Pennsylvania Governor Corbett’s Medicaid Waiver Evokes Lots of Concern!

Governor Corbett’s “Healthy PA” waiver proposal includes a request for 24 waivers of federal law – a record among recent similar Medicaid waiver requests. Perhaps as a result, a significant number of national and state stakeholders and policy analysts submitted comments to the federal government on the waiver request – the public comment period closed at 6 a.m. today.

Georgetown University Center for Children and Families worked with the Center on Budget and Policy Priorities to develop a comment letter signed by 35 national and state groups, including AFSCME, Community Catalyst, Easter Seals, March of Dimes, Mental Health America and the National Women’s Law Center, which highlighted concerns about the state’s plans. Issues noted were concerns about Governor Corbett’s work search proposals, punitive premium policies, cuts in benefits, and vague desire to use “private coverage” without a clear rationale.

A similar letter with special emphasis on issues affecting children and vulnerable youth aging out of foster care was developed by Georgetown CCF and First Focus and signed by 40 groups from around the country. The letter highlights many of the same issues but also points out that the administrative burdens and red tape that would be necessitated by the Governor’s approach would likely result in burdens of administrative staff that would result in children losing coverage because caseworkers were unable to process their applications. The letter notes that in 2011 nearly 90,000 children lost Medicaid coverage in Pennsylvania when county assistance casework staff was overloaded.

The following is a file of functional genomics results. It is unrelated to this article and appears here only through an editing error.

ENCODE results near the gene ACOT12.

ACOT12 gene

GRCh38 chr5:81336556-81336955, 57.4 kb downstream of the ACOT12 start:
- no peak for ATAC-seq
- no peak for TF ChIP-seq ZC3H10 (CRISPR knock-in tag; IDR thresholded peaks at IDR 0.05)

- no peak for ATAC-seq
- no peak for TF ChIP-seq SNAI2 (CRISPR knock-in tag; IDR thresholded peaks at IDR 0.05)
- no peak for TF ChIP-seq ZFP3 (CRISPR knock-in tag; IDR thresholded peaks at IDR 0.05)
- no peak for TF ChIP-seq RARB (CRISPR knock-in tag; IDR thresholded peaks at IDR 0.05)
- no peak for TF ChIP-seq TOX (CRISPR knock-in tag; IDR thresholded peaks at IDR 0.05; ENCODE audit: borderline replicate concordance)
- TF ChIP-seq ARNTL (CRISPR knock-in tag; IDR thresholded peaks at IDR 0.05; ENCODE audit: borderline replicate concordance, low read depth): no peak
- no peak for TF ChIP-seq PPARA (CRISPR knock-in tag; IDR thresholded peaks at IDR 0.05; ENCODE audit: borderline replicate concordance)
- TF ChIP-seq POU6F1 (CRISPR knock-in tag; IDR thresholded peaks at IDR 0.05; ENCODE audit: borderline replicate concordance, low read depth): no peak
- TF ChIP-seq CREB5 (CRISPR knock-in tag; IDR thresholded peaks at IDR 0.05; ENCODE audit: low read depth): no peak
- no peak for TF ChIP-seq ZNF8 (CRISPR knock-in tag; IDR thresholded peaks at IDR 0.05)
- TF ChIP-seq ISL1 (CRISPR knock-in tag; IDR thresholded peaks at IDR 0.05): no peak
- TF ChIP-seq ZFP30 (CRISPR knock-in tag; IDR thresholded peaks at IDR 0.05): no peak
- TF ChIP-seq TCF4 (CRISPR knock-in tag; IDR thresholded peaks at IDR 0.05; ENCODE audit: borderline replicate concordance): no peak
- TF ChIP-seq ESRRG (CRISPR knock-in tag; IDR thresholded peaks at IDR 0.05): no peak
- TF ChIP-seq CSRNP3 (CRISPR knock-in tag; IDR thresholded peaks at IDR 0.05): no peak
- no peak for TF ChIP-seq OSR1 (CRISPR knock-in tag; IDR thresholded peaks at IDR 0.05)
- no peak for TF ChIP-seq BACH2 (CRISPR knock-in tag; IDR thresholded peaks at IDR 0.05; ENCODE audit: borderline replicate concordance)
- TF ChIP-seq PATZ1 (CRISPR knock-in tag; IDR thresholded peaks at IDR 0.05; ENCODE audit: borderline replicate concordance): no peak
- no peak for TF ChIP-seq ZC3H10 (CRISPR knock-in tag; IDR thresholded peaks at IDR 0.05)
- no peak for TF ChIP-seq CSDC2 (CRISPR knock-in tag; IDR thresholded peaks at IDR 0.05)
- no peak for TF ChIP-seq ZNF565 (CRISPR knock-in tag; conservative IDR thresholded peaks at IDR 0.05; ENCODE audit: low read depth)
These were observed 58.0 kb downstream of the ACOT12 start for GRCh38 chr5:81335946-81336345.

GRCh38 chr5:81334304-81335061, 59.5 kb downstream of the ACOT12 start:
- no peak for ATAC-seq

And just because we are so into Medicaid waivers around here, we developed some more in-depth comments with the Center on Budget and Policy Priorities.

While it’s good news that the state wants to accept federal Medicaid dollars, the plan would waste scarce taxpayer dollars by setting up more bureaucratic hurdles and red tape.  That money should be used for covering kids and families, not chasing a paperwork trail or trying to turn Medicaid into a job-training program.  Lets hope the Governor is really interested in moving forward and comes to a reasonable place during the ongoing negotiations with the federal government.

Joan Alker is the Executive Director of the Center for Children and Families and a Research Professor at the Georgetown McCourt School of Public Policy.